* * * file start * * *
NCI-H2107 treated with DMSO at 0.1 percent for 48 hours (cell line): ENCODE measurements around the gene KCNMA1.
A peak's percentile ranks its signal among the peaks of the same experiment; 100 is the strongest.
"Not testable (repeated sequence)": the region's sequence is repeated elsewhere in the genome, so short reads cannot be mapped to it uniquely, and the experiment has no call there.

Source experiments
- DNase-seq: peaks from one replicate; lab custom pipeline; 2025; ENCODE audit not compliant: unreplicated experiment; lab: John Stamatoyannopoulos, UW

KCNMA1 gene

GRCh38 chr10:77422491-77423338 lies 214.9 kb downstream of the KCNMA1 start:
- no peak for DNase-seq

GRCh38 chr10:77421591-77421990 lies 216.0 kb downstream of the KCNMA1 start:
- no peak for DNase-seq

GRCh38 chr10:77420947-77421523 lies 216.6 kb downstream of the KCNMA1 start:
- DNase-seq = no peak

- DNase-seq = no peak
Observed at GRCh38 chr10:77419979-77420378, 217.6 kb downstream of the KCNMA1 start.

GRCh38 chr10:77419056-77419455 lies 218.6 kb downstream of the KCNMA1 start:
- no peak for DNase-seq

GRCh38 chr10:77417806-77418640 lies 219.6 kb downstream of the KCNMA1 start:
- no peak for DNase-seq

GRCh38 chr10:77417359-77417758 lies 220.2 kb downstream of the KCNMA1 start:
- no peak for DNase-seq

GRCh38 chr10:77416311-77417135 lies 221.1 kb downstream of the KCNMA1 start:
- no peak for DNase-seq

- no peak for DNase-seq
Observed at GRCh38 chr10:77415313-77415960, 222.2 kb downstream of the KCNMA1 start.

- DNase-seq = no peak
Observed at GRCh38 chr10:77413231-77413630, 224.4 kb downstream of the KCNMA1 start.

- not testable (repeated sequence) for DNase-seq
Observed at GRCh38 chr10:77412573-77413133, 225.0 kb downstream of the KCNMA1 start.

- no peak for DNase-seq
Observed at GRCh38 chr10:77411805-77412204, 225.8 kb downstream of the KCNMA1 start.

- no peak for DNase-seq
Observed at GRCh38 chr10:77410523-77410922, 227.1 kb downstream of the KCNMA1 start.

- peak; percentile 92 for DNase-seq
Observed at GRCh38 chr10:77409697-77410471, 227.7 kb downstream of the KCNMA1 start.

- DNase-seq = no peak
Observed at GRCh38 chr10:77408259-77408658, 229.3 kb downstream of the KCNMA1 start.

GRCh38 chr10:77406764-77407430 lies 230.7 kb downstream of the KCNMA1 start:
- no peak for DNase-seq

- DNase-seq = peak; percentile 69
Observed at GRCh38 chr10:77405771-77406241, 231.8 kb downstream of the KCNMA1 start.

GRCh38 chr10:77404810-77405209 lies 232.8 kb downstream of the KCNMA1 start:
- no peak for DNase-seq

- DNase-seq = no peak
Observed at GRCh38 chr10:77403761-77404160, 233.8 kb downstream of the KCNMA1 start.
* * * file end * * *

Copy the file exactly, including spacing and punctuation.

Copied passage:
NCI-H2107 treated with DMSO at 0.1 percent for 48 hours (cell line): ENCODE measurements around the gene KCNMA1.
A peak's percentile ranks its signal among the peaks of the same experiment; 100 is the strongest.
"Not testable (repeated sequence)": the region's sequence is repeated elsewhere in the genome, so short reads cannot be mapped to it uniquely, and the experiment has no call there.

Source experiments
- DNase-seq: peaks from one replicate; lab custom pipeline; 2025; ENCODE audit not compliant: unreplicated experiment; lab: John Stamatoyannopoulos, UW

KCNMA1 gene

GRCh38 chr10:77422491-77423338 lies 214.9 kb downstream of the KCNMA1 start:
- no peak for DNase-seq

GRCh38 chr10:77421591-77421990 lies 216.0 kb downstream of the KCNMA1 start:
- no peak for DNase-seq

GRCh38 chr10:77420947-77421523 lies 216.6 kb downstream of the KCNMA1 start:
- DNase-seq = no peak

- DNase-seq = no peak
Observed at GRCh38 chr10:77419979-77420378, 217.6 kb downstream of the KCNMA1 start.

GRCh38 chr10:77419056-77419455 lies 218.6 kb downstream of the KCNMA1 start:
- no peak for DNase-seq

GRCh38 chr10:77417806-77418640 lies 219.6 kb downstream of the KCNMA1 start:
- no peak for DNase-seq

GRCh38 chr10:77417359-77417758 lies 220.2 kb downstream of the KCNMA1 start:
- no peak for DNase-seq

GRCh38 chr10:77416311-77417135 lies 221.1 kb downstream of the KCNMA1 start:
- no peak for DNase-seq

- no peak for DNase-seq
Observed at GRCh38 chr10:77415313-77415960, 222.2 kb downstream of the KCNMA1 start.

- DNase-seq = no peak
Observed at GRCh38 chr10:77413231-77413630, 224.4 kb downstream of the KCNMA1 start.

- not testable (repeated sequence) for DNase-seq
Observed at GRCh38 chr10:77412573-77413133, 225.0 kb downstream of the KCNMA1 start.

- no peak for DNase-seq
Observed at GRCh38 chr10:77411805-77412204, 225.8 kb downstream of the KCNMA1 start.

- no peak for DNase-seq
Observed at GRCh38 chr10:77410523-77410922, 227.1 kb downstream of the KCNMA1 start.

- peak; percentile 92 for DNase-seq
Observed at GRCh38 chr10:77409697-77410471, 227.7 kb downstream of the KCNMA1 start.

- DNase-seq = no peak
Observed at GRCh38 chr10:77408259-77408658, 229.3 kb downstream of the KCNMA1 start.

GRCh38 chr10:77406764-77407430 lies 230.7 kb downstream of the KCNMA1 start:
- no peak for DNase-seq

- DNase-seq = peak; percentile 69
Observed at GRCh38 chr10:77405771-77406241, 231.8 kb downstream of the KCNMA1 start.

GRCh38 chr10:77404810-77405209 lies 232.8 kb downstream of the KCNMA1 start:
- no peak for DNase-seq

- DNase-seq = no peak
Observed at GRCh38 chr10:77403761-77404160, 233.8 kb downstream of the KCNMA1 start.